Zika Virus Has Significantly Increased Demand For Abortion Pills

June 24, 2016  |  

Image Source: Shutterstock

Image Source: Shutterstock

Demand for the abortion pill has increased in several Latin American countries where citizens are currently suffering from the Zika virus, says the New England Journal of Medicine. In their latest study conducted with Women on Web, a non-profit organization that provides the abortion pills mifepristone and misoprostol in countries where doctors don’t administer abortions, researchers focused on how the Zika virus affects the choices pregnant women have to make specifically in Latin America.

What the authors found was demand for abortion pills has increased from 36 to 76 percent in countries like Colombia, Costa Rica, El Salvador and Honduras since the Pan American Health Organization put out an alert in 2015 that Zika causers birth defects. Orders for the abortion pill in Brazil, Ecuador and Venezuela have doubled since that time. And while these percentages may seem realistic because of the Zika virus’ prevalence in tropical areas, Gilda Sedgh, the principal research scientist at Guttmacher Institute, revealed that the percentages may be skewed because Women On Web’s research in the study only accounts for the women they’ve serviced in Latin America and the Caribbean.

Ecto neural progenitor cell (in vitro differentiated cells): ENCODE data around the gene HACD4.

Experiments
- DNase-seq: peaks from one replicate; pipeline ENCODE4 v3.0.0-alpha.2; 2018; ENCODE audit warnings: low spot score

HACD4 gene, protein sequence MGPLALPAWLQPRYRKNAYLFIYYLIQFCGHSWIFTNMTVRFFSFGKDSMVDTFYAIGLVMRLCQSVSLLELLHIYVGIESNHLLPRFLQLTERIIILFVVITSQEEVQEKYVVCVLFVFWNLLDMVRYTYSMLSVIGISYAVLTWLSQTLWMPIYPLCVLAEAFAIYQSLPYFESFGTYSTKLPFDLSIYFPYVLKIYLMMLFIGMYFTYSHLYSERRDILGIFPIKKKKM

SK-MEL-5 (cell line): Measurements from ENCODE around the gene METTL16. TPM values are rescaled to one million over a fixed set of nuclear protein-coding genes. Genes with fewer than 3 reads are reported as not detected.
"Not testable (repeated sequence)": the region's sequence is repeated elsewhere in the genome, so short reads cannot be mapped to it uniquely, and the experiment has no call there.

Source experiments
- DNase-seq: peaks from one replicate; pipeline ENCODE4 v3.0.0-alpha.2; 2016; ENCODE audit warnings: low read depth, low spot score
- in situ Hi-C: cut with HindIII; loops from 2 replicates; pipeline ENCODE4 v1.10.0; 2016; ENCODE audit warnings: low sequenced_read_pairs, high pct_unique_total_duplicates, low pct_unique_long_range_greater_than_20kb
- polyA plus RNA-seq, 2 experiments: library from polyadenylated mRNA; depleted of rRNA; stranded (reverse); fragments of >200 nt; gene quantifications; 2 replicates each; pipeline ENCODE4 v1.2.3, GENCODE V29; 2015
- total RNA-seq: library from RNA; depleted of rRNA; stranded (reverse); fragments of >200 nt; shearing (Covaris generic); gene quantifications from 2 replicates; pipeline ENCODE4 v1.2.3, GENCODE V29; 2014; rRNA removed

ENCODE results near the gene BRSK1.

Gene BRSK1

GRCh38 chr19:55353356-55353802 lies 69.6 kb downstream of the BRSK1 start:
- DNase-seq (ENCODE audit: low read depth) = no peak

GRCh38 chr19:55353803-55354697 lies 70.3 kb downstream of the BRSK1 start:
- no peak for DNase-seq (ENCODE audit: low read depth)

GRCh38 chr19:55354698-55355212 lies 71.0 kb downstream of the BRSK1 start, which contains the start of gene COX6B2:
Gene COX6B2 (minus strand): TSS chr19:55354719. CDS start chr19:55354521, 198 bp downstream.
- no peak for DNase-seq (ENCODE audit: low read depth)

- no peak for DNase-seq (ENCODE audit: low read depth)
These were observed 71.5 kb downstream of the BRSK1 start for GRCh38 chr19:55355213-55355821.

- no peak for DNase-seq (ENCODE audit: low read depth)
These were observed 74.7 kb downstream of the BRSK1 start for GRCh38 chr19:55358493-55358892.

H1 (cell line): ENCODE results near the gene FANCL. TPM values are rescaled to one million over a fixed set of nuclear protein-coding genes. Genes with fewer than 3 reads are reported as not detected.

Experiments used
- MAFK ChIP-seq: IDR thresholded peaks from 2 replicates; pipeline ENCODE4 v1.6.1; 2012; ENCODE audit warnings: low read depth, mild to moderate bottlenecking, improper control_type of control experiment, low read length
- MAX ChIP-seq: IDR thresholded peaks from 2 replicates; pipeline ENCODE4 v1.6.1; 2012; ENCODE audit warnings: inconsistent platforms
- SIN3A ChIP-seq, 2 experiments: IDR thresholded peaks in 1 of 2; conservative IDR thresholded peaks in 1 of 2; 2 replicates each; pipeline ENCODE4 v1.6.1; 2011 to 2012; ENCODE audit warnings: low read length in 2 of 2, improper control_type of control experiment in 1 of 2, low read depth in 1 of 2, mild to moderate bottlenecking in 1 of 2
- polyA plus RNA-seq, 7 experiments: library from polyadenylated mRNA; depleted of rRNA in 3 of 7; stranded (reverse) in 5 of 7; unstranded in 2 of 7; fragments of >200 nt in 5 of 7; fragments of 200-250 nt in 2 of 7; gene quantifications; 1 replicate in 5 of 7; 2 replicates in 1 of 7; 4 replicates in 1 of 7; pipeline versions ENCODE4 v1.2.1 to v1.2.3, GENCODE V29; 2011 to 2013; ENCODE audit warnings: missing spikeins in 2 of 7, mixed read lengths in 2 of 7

The study authors also noted their “approach may underestimate the effect of the advisories on demand for abortion since many women may have used an unsafe method, accessed misoprostol from local pharmacies or the black market or visited local underground providers. But accurate data on these choices are difficult to obtain. Thus, our data provide a window on how concern about Zika virus infection may have affected the lives of pregnant women in Latin America.”

Despite the differing claims the researchers have, one fact remains clear: women in Latin America don’t have access to even satisfactory reproductive health care. Jezebel reports from a recent study in The Lancet that an estimated 6.5 million abortions are performed every year in Latin America, with the majority of them being illegal. Women on Web released emails that have been sent to them by women in Latin America to depict the lack of health care access and issues women face in their countries:

“I contracted Zika 4 days ago. I love children. But I don’t believe it is a wise decision to keep a baby who will suffer. I need an abortion. I don’t know who to turn to. Please help me ASAP!”- Anonymous, Venezuela. 

Another, from Colombia, wrote:
“Here Zika is a major problem and the health authorities do not help with it … I have no resources at this time and want to ask for your help because fear overwhelms me. What if the baby is born sick?”

The World Health Organization has predicted more than 4 million people in the Americas will contract the Zika Virus by 2017, making this abortion pill trend seem likely to continue.

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